Benjamin A. Spencer
The Pop Art style pioneered by artists such as Paolozzi, Lichtenstein, and Rauschenberg challenged notions of what art could be by recasting common objects and images into new contexts, transforming them into pieces that served as both cultural commentary and novel expression. Though examination of an artwork’s meaning or message may seem more natural for a critic or curator, the Supreme Court will have a chance to weigh in with Andy Warhol Foundation for the Visual Arts v. Goldsmith. Here, the court will decide whether a Warhol painting based on a photograph of Prince is protected by fair use.
Under copyright law, creators generally have the right to control and profit from secondary works that derive from their original work. An exception to this is the fair use defense, the four-factor test for which is laid out in 17 U.S.C. § 107. At issue in this case is the first factor—the purpose and character of the use. Central to this factor is the notion of ‘transformativeness,’ and whether the secondary work possesses a new meaning or message that distinguishes it from the original. This interpretation has been affirmed by the Court multiple times and used effectively for many years.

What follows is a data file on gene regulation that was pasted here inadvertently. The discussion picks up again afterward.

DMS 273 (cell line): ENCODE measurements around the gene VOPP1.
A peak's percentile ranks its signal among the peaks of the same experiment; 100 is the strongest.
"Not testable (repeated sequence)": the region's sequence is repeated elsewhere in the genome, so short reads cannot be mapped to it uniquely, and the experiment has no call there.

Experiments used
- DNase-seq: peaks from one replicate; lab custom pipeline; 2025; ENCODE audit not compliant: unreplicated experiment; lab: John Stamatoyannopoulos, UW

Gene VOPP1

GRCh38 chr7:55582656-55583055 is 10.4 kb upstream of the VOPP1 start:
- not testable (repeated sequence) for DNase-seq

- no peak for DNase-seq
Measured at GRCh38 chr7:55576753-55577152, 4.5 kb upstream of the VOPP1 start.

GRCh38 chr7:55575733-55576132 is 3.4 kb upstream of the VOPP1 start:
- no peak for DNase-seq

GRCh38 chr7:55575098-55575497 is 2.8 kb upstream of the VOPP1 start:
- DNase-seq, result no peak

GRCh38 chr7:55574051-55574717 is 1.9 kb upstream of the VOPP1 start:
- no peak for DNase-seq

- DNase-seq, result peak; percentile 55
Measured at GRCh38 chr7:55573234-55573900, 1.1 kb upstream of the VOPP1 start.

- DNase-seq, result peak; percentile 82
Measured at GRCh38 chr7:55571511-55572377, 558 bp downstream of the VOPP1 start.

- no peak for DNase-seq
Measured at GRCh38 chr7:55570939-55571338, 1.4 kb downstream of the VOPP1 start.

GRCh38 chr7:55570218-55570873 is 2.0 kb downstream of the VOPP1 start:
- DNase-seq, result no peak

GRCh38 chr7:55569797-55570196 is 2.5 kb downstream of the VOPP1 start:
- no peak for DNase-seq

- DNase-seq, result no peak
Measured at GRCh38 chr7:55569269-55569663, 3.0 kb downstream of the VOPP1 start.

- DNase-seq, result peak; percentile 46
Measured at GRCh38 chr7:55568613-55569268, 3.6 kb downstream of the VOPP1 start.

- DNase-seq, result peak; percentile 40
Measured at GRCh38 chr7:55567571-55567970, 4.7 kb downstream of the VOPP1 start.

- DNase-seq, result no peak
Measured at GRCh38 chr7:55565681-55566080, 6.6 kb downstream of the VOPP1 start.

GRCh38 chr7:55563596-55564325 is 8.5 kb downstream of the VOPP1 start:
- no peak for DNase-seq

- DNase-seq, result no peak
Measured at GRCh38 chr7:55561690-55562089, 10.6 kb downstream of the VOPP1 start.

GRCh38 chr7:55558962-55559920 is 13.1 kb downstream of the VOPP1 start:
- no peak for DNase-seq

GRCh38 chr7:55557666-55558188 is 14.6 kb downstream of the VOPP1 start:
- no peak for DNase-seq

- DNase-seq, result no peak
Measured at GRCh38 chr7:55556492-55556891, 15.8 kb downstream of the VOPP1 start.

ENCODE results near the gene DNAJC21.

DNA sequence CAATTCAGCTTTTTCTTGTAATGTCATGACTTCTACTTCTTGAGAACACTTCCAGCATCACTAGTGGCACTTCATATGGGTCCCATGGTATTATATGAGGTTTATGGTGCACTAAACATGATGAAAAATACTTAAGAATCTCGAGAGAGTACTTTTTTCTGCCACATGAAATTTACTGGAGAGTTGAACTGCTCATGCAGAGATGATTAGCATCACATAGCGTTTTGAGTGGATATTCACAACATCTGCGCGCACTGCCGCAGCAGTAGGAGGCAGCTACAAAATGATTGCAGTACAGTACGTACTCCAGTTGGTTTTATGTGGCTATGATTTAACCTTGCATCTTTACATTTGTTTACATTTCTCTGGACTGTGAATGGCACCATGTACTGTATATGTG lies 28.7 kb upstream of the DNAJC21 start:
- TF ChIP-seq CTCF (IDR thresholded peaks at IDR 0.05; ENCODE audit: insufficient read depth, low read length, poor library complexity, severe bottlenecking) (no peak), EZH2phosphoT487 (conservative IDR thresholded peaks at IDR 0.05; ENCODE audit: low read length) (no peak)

The Second Circuit departed from that precedent, stating that it is impermissible to consider a work’s meaning or message when evaluating whether a work is transformative for fair use purposes. This Commentary argues that the Court should reject the new test proffered by the Second Circuit and affirm the value of considering a work’s meaning or message in conducting a holistic fair use inquiry. This approach would protect copyright holders, while also encouraging artistic innovation and expression.